CHAPEL HILL – After missing a bowl game because of NCAA sanctions last year, North Carolina’s seniors are closing their careers with a return to the postseason.
The Tar Heels will face Cincinnati in the Belk Bowl later this month after digging their way out of a 1-5 start to become bowl eligible. Second-year coach Larry Fedora also sees it as a reward to the upperclassmen who have stuck around through a bumpy few years for the program.
“These guys have overcome a lot,” Fedora said. “They came in at the beginning of an NCAA investigation and saw it through to the end and had to accept the sanctions against them. They had three head coaches. They had two staffs. ... It’s a pretty unique group, so I’m very proud of the way they held this team together when we were 1-5. I think they’re very appreciative, and I think they’re very excited about the opportunity.”
Most of this year’s seniors were freshmen when the NCAA launched its investigation into improper benefits and academic misconduct within the program in summer 2010.
Five players – defensive linemen Kareem Martin and Tim Jackson, defensive backs Tre Boston and Jabari Price, and offensive lineman James Hurst – had bigger roles as true freshmen in the opening loss to LSU that year because the school held out 13 players due to the probe, which ultimately led to scholarship losses and a one-year postseason ban.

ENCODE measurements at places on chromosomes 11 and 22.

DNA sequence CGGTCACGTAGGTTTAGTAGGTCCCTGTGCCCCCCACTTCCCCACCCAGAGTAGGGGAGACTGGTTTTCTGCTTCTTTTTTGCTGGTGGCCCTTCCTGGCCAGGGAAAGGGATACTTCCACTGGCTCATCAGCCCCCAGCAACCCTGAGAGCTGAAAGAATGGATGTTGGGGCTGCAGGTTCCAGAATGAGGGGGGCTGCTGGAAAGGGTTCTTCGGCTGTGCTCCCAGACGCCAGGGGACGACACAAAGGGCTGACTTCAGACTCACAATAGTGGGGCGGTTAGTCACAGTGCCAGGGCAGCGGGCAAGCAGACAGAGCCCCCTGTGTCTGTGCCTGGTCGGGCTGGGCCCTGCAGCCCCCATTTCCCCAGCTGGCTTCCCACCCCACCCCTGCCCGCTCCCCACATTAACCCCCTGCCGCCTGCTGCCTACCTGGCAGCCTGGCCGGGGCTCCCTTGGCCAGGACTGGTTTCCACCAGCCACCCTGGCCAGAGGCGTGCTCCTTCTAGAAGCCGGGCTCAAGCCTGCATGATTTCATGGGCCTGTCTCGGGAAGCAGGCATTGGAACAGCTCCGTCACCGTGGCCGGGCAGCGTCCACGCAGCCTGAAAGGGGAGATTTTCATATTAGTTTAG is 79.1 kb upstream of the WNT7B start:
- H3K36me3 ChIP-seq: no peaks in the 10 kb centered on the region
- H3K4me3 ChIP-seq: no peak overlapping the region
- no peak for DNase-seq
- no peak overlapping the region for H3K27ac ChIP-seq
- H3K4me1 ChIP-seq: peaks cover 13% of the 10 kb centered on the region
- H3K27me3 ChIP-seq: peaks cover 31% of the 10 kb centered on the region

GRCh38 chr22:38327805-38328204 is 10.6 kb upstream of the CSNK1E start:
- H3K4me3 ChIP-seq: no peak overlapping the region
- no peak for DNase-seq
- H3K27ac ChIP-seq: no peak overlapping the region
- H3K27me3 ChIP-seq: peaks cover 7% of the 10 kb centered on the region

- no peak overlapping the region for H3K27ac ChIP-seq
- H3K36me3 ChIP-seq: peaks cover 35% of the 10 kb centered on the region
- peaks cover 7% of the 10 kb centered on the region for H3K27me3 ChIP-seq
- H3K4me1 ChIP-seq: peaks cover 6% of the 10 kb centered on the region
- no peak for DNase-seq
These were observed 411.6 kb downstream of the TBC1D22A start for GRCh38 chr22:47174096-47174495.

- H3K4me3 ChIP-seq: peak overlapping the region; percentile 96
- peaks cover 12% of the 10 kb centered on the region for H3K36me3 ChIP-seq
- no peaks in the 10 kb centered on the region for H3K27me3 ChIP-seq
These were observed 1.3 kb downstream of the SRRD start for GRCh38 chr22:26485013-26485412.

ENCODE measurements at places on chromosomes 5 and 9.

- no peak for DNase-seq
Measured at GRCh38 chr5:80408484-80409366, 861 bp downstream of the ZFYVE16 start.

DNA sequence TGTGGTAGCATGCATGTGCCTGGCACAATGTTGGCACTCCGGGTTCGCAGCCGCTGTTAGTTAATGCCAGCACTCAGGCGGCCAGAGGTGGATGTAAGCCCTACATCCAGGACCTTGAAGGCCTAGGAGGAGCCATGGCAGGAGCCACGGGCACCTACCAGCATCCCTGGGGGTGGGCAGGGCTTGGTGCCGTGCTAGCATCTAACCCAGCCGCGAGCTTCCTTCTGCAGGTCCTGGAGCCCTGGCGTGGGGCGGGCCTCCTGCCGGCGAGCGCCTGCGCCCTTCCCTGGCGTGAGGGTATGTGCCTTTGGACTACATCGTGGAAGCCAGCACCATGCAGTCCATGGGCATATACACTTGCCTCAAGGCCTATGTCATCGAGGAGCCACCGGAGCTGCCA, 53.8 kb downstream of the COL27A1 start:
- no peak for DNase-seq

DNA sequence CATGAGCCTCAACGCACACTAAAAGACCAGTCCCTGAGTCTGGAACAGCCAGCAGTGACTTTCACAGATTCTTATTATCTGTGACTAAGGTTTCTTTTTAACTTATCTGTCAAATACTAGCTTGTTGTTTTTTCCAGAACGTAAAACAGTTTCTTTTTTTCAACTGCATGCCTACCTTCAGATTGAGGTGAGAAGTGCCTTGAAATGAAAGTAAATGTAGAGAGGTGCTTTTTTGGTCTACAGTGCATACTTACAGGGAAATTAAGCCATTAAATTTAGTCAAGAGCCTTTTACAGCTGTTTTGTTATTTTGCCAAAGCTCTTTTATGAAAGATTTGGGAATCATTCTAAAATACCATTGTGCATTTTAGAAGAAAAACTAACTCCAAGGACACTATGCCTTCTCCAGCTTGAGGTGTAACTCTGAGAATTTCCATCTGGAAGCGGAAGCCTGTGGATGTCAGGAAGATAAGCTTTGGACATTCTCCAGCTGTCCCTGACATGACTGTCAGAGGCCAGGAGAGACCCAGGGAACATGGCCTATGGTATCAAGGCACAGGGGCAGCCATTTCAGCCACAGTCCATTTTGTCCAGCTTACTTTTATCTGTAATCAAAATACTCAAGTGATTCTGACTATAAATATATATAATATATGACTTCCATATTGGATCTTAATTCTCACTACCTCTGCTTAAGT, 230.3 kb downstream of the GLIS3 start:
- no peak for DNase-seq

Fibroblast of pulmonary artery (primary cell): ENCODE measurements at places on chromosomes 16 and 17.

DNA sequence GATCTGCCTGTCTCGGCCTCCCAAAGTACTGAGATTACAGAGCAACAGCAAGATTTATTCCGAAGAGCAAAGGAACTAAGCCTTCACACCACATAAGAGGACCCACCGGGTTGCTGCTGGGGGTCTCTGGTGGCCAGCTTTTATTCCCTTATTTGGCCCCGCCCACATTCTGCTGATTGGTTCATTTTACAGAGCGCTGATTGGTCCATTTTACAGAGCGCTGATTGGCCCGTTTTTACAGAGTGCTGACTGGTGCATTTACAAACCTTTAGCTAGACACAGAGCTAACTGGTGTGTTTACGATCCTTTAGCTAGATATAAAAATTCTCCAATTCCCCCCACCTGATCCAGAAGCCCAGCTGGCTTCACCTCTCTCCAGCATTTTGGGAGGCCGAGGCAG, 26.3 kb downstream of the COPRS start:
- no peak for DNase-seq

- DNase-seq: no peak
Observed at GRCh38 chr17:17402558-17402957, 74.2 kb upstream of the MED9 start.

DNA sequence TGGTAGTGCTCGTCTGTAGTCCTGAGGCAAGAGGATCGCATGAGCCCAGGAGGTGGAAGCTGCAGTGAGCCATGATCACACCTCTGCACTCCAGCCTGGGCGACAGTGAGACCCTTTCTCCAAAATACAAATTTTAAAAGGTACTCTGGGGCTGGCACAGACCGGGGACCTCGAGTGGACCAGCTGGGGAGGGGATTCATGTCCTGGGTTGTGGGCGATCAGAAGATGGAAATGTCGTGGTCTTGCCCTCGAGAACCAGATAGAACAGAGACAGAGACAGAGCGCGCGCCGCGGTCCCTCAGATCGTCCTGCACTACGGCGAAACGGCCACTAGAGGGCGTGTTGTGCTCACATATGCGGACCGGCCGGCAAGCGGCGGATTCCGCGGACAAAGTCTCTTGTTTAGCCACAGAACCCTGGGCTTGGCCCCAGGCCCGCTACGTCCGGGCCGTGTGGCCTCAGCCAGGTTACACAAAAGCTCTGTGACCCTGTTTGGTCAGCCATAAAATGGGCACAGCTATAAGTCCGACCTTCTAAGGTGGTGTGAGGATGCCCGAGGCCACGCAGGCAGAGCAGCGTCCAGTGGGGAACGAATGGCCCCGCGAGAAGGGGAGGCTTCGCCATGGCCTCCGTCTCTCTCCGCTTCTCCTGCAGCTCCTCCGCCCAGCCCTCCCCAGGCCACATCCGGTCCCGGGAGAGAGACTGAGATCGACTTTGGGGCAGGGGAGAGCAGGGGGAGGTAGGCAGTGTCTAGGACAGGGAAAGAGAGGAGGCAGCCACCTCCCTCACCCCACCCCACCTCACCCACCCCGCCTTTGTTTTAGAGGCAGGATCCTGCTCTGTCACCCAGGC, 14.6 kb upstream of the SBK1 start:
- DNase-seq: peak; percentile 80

The Dec. 28 game against the Bearcats will be the Tar Heels’ first bowl since losing to Missouri in the Independence Bowl after the 2011 season.
The Tar Heels played that game under interim coach Everett Withers, who took over after the school fired Butch Davis shortly before preseason practice due to the probe, and after UNC had named Southern Mississippi’s Fedora as its next permanent coach.
The Tar Heels (6-6) missed the Atlantic Coast Conference Championship Game and a bowl in Fedora’s first year because of the sanctions, then looked headed for a second straight bowl-less year after losing to Miami on a last-second touchdown on Oct. 17.
But, with Fedora pushing his team to focus on a “1-0 each week” approach, UNC won five straight before falling to rival Duke in the season finale at home.
“It’s impossible not to” feel pressure at 1-5, Fedora said. “That’s why we started the 1-0 deal, and just focusing on trying to be better and be 1-0 each week and not looking at the big picture to try to take some of that pressure off of them. ... I think it was really good for our football team.”
UNC is in an exam week and will return to practice Saturday.